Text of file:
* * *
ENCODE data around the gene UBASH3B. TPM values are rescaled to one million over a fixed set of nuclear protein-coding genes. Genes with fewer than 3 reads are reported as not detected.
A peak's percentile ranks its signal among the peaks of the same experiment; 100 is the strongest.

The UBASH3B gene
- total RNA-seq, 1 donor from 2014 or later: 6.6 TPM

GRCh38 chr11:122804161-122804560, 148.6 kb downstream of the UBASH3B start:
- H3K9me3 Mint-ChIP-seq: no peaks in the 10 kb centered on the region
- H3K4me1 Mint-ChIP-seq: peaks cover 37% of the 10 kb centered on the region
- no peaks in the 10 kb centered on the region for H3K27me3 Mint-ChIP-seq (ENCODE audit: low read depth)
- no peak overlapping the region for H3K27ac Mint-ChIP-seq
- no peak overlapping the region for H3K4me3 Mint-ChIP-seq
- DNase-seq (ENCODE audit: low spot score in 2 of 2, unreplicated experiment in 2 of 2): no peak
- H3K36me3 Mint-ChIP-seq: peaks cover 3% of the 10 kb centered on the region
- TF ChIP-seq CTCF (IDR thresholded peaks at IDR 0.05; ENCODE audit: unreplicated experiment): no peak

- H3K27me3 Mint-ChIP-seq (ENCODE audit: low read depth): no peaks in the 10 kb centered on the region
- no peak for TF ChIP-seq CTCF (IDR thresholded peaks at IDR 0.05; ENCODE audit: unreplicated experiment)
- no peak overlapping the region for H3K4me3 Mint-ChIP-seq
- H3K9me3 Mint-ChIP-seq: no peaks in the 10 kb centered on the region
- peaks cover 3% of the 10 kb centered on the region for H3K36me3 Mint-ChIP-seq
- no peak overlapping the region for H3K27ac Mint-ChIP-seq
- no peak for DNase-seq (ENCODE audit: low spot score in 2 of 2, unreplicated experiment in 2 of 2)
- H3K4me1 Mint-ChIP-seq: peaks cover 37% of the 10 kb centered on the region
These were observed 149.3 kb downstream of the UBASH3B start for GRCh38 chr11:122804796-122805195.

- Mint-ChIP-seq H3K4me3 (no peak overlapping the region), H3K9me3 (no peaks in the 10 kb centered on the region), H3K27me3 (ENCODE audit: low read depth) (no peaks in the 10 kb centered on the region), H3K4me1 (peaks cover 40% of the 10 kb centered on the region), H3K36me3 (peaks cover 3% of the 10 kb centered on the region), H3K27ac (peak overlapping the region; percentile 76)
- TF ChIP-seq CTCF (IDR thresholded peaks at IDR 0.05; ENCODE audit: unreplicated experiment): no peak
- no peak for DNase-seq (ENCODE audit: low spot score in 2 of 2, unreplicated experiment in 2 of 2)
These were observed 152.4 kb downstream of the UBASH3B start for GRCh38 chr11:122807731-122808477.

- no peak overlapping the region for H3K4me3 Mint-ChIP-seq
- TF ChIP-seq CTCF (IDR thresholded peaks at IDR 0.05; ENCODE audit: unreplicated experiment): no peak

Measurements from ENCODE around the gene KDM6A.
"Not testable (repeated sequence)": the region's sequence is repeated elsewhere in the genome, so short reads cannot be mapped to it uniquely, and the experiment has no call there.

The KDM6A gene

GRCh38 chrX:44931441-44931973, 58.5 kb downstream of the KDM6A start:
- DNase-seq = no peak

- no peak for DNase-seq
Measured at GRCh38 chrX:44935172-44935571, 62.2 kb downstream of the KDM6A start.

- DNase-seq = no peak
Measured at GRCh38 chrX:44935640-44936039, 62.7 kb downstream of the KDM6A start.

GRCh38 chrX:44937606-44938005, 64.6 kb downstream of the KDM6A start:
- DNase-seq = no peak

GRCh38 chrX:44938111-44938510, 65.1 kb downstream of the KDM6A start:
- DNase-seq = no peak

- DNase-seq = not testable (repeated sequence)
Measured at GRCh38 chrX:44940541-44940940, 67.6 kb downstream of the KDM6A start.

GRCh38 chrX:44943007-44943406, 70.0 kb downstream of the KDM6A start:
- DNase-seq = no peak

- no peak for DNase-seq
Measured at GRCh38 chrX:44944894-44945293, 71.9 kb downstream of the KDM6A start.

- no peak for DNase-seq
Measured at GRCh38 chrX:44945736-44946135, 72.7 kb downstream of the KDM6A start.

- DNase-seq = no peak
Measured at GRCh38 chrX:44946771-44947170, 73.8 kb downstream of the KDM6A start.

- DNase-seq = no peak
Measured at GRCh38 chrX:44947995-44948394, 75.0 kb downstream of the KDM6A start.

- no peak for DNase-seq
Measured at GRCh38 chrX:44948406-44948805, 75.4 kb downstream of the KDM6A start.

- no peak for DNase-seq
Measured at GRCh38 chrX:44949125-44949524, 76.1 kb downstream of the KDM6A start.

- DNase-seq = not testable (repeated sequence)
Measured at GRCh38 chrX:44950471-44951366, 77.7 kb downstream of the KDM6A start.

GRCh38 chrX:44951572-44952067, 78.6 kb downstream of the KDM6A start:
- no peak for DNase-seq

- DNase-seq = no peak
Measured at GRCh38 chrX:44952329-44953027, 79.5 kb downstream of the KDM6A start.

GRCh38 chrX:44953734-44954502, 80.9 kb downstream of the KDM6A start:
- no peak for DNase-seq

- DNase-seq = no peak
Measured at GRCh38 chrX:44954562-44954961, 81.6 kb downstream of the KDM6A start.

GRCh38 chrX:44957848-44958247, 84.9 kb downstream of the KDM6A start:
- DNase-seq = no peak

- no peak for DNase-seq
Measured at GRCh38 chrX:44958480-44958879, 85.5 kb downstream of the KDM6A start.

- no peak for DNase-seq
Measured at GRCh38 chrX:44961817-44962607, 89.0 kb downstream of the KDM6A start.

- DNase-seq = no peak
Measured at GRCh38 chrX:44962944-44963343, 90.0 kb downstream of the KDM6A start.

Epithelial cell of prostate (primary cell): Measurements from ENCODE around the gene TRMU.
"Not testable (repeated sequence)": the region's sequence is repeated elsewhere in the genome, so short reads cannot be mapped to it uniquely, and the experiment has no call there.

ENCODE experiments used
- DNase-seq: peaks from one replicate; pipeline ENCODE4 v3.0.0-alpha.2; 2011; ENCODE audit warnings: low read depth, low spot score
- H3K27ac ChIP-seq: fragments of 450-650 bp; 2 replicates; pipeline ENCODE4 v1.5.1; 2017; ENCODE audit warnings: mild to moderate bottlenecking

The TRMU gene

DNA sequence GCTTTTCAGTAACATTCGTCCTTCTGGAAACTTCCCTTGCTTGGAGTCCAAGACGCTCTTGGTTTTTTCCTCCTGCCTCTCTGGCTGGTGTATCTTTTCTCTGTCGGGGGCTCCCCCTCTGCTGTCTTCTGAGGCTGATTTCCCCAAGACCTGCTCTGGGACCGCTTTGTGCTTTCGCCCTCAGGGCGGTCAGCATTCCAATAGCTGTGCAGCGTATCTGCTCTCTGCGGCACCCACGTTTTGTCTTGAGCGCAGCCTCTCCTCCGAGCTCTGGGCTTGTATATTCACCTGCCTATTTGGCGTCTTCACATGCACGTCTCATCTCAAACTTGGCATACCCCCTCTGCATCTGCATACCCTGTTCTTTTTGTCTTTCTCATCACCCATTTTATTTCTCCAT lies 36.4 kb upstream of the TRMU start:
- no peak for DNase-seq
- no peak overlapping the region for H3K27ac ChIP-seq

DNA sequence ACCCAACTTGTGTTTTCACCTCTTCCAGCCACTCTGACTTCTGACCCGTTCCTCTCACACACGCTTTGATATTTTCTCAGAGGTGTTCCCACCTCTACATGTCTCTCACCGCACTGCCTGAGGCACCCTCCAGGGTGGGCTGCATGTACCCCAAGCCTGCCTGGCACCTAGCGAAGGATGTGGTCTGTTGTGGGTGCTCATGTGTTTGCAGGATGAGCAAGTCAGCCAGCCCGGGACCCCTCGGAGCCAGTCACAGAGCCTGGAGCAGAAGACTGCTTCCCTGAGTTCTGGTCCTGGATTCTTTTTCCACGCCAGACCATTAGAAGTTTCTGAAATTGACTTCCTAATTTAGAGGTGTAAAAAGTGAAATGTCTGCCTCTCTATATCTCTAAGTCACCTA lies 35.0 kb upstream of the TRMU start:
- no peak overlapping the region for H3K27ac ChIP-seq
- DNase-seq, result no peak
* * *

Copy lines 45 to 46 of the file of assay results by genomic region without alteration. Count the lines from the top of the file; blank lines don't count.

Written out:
- DNase-seq = no peak

- no peak for DNase-seq